‘At last!’ cried the EU27, ‘The British government has finally produced a document setting out what it would like the Brexit agreement with the EU to look like’. Relieved, rather than pleased, our European allies shake their heads and ask exasperatedly, ‘But why has it taken two years?’
Politicians all over Europe are now ploughing their way through the 100 page White Paper. That’s more than a week to write each page. There are no guarantees that Brussels (which remember is shorthand for the twenty-seven member states) will accept what the UK government are proposing. All is fragile, including Mrs May’s grip on power. Anything could happen.
As the weeks disappear and the UK’s exit in March 2019 hoves into view it should be remembered that it is not just the UK Parliament that will vote on the EU Withdrawal Agreement, the European Parliament will vote too.
It has generally been assumed that this will be a formality: the European Parliament is unlikely to reject a deal that has been agreed by a qualified majority (at least) of the EU27, and by the UK. To avoid such a risk, the EU negotiators have consulted the European Parliament and the relevant parliamentary committees every step of the way (in stark contrast to the way the UK government has treated the British parliament) to make sure they are on board.
The European Parliament however does have options open to it that should not be over looked. Apart from saying Yes or No to the deal, it could adopt a resolution beforehand, for instance straight after agreement is announced, asking for clarifications, reassurances, commitments or even a modification of the draft agreement, before it agrees to put the approval of the agreement on its agenda. Unlike the House of Commons, whose agenda is almost completely in the hands of the government, the European Parliament is largely master of its own agenda and timetable.
The European Parliament could also refer the deal to the European Court of Justice, asking for it to verify the deal’s compatibility with the treaties, including the Charter of Citizens Rights. As the deal will at the very least end or diminish the rights of some EU citizens, and the European Parliament is elected by citizens, there may be some pressure on it to do so. Any such case would take months, and the Court would have to say the clock stops ticking on the deadline, pending its consideration of the case.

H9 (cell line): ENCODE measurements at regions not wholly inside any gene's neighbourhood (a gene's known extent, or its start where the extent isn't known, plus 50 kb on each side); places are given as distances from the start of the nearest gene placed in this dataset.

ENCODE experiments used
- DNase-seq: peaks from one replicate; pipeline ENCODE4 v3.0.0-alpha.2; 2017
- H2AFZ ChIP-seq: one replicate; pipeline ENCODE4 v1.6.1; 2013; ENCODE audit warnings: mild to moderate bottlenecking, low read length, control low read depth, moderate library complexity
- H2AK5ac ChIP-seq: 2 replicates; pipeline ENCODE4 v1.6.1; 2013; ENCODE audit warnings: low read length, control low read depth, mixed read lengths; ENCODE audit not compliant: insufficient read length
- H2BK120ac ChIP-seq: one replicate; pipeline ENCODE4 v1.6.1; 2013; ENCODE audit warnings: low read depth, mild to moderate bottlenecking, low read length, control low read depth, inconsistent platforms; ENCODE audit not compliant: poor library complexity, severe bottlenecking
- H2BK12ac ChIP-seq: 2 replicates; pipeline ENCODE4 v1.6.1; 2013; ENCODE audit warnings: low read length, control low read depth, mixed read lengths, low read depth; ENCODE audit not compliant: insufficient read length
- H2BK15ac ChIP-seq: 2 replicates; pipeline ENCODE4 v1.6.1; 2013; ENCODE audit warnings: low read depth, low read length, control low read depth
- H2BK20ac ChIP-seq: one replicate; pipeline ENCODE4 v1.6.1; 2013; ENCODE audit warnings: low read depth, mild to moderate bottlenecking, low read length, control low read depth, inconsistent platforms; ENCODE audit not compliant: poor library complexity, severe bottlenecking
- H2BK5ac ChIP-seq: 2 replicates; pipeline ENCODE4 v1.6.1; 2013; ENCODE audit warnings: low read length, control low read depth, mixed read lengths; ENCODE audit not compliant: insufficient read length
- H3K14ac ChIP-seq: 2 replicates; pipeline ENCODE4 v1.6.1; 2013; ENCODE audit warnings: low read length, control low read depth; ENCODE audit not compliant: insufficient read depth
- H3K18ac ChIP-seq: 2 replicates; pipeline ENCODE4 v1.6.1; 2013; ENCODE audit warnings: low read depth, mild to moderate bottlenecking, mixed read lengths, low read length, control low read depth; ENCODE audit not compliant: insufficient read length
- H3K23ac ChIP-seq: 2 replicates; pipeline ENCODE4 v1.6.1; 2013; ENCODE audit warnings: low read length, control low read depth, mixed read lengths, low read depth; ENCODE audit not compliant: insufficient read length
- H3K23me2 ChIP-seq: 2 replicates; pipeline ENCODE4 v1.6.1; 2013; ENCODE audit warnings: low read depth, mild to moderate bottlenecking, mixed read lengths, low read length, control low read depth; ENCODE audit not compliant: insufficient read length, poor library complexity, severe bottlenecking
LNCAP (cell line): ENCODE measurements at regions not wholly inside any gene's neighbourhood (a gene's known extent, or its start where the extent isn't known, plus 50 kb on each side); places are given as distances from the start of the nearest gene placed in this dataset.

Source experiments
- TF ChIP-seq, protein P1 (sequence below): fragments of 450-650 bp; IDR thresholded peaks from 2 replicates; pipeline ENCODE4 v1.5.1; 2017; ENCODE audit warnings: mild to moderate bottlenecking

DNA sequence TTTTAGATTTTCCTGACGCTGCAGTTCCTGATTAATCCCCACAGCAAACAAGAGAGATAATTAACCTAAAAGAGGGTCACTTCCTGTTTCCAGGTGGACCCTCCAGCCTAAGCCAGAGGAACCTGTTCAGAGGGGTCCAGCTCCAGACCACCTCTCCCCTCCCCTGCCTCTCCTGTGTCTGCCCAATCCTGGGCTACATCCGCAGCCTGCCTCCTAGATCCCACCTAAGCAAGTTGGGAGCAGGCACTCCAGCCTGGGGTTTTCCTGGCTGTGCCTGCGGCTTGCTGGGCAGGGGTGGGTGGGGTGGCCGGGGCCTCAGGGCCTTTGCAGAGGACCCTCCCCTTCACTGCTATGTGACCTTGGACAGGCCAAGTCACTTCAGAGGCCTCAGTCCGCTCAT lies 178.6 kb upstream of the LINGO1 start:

A further option would be for the EU Parliament simply to wait if there is a ratification crisis in the UK over the final deal. The European Parliament would not normally intervene in the internal British political debate, but it would not want to be the agent that brings such a debate to a halt, especially in the event of Britain possibly reconsidering its position on Brexit. If the delay went beyond the 29 March deadline, it would be incumbent on the EU to extend that deadline, rather than force Britain to leave without a deal, as the delay would not be Britain’s fault.
The European Parliament is a “hung” parliament with no overall majority for any single political group. It is not in hock to a “governing majority” with government whips dictating how members should vote. It has not hesitated in the past to reject deals that most Member State governments supported (such as the SWIFT banking data agreement with the USA). So taking it for granted that the EU Parliament will automatically back any Brexit deal would be a mistake.
As it happens our last week as MEPs will occur when the Parliament is sitting in Strasbourg in France, rather than in Brussels. I recently bumped into the Parliament’s head of security, a quietly spoken Irishman. He informed me that discussions were underway as to what the Parliament would do to mark the departure of the UK. The lowering of the Union Jack, as occurred when Hong Kong was handed back to China, is one possibility but as the head of security pointed out this is problematic because while most MEPs, including a majority of British MEPs, would stand there solemnly, all the UKIP and more than half the Tory MEPs would be cheering madly. ‘So we are still negotiating what to do’, he told me. Let’s hope it doesn’t take another two years to decide!